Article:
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Aon Retirement and Investment Blog

Weekly Update - 15 February 2016

NEW INTELLECTUAL CAPITAL

  • US Retirement Legal Consulting & Compliance Quarterly Update. The US practice is pleased to present its quarterly update of recent legal developments and consulting opportunities for the first quarter of 2016.
  • Discount Rate Update.  Average discount rates fell during January as equity markets fell around the globe and investors sought out safety assets. The average plan sponsor’s discount rate decreased 4 basis points in January, to 4.52%. Even more notable was the steepening of the yield curve which led to a wide distribution of discount rate movements depending on the duration of the plan. In early February, rates have decreased by 13 basis points through Tuesday February 9, 2016.
  • Radar. Provides a summary of recent regulatory and industry events in Canada affecting talent, retirement, and health. French versions of the January 28 and January 21 issues of Radar are also now available. 
MARKET MOVES (as of February 12, 2016)
Equities
  • Global equities fell sharply over a week during which most Asian markets were closed due to the Lunar New year holiday period. The broad stock market sell-off was prompted by falling banking stocks, which suffered as investors worried about the impact on their profitability of negative interest rates, but falling crude oil prices also contributed.
  • The MSCI World Index fell 2.4% over the week underperforming the S&P 500 which fell 0.7%. On a year to date basis, MSCI World Index has underperformed S&P 500 (-10.4% vs. -8.5%).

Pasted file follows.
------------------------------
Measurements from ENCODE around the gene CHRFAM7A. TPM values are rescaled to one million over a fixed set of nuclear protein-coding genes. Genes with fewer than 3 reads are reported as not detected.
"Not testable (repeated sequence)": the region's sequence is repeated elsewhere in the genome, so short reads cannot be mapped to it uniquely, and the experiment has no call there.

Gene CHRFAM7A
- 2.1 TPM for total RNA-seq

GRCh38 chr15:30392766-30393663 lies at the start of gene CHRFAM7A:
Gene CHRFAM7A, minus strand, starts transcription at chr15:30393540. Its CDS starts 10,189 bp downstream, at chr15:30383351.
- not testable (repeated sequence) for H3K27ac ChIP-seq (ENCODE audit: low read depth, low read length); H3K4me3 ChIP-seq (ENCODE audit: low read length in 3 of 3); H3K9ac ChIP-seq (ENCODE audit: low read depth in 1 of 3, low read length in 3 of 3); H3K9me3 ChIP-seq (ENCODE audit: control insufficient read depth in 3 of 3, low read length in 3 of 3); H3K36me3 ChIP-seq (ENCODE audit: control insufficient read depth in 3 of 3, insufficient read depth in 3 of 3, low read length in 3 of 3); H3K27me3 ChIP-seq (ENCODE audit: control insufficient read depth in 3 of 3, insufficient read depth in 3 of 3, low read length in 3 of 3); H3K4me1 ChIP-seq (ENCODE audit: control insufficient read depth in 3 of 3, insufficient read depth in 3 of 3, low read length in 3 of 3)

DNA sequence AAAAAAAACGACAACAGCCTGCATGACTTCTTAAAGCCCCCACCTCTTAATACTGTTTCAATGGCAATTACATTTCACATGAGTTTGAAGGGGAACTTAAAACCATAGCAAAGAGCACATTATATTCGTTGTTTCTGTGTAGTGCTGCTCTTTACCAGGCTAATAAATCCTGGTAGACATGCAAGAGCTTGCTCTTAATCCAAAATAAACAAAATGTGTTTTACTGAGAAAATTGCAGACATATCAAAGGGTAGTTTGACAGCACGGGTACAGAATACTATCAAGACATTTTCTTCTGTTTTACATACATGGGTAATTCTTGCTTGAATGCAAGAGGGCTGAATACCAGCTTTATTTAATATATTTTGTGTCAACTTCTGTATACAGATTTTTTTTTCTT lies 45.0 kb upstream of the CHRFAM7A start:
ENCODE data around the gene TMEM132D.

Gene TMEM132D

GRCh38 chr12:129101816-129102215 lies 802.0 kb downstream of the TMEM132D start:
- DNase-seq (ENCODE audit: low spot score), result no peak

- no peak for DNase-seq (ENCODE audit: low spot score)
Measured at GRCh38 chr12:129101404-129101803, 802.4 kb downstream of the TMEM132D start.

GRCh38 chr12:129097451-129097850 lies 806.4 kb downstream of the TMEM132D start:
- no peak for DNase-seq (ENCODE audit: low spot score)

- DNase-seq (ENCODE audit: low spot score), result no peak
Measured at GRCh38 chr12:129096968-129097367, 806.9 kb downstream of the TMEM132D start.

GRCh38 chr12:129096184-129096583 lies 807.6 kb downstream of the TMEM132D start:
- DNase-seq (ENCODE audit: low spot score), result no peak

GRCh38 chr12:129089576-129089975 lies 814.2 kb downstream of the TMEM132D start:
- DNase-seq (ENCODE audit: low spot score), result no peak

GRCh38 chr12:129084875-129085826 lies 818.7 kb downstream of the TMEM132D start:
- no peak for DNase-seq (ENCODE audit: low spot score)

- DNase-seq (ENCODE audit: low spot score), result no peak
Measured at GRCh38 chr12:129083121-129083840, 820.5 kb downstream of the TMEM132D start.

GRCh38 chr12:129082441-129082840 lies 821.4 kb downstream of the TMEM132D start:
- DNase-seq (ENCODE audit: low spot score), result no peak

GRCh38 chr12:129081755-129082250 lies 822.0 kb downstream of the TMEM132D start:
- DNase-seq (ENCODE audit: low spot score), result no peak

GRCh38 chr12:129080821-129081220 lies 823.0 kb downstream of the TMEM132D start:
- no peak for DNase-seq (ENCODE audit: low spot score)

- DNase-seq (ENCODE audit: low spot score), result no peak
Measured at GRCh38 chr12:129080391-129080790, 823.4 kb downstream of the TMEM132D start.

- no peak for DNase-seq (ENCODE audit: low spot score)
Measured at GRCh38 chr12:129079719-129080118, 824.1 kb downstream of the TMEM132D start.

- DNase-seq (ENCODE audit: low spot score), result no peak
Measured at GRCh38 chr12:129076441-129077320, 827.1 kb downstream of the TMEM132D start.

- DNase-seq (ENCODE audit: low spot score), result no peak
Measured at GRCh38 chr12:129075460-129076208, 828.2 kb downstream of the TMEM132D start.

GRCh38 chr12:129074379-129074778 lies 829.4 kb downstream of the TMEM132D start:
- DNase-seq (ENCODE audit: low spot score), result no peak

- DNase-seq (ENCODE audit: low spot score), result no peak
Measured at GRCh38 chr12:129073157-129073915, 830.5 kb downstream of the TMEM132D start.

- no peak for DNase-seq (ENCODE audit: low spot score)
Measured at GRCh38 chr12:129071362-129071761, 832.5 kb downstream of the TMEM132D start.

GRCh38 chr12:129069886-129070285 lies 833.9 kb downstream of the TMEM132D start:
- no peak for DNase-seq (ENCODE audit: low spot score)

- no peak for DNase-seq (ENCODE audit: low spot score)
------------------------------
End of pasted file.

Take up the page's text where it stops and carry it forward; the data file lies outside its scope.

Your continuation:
• US Small Cap stocks underperformed Large Cap stocks as the Russell 2000 fell 1.3% over the week compared to 0.7% fall by S&P 500. On a year to date basis, Large Cap stocks have outperformed Small Cap stocks (-8.5% vs. -14.3%). Growth stocks outperformed the Value stocks last week (-0.6% vs. -1.0%) as measured by MSCI USA indices. Growth stocks have underperformed Value stocks, returning (-10.7% vs. -7.3%) on a year to date basis. 
Bonds
  • 10 year US Treasury yields fell by 9bps to 1.75% over the week and 30 year US Treasury yields finished the week 7bps lower at 2.60%.
  • 20 year TIPS yield were unchanged at 0.78% over the week. 20 year Breakeven were 10bps lower at 1.20%.
  • Credit spreads rose over the week due to investors’ risk aversion. The Barclays Capital Long Credit Index spread over treasury yields rose by 13bps to 273bps and the Merrill Lynch US Corporate Index spread ended the week 11bps higher at 220bps. The US high yield bond spread over US treasury yields was 54bps higher at 864bps. The spread of USD denominated EM debt over US treasury yields finished the week 20bps higher at 493bps. 
Commodities
  • The S&P GSCI Index fell by 1.3% in USD terms over the week. The energy sector fell by 2.1% as the price of WTI crude oil fell by 5.0% to finish the week at $29/BBL. Industrial metals prices fell by 0.9% over the week as copper prices decreased by 2.7% to $4,507/MT. Agricultural prices were 1.4% lower while gold prices rose by 6.9% to $1,234/ounce after reaching a 12-month high in the middle of the week. 
Currencies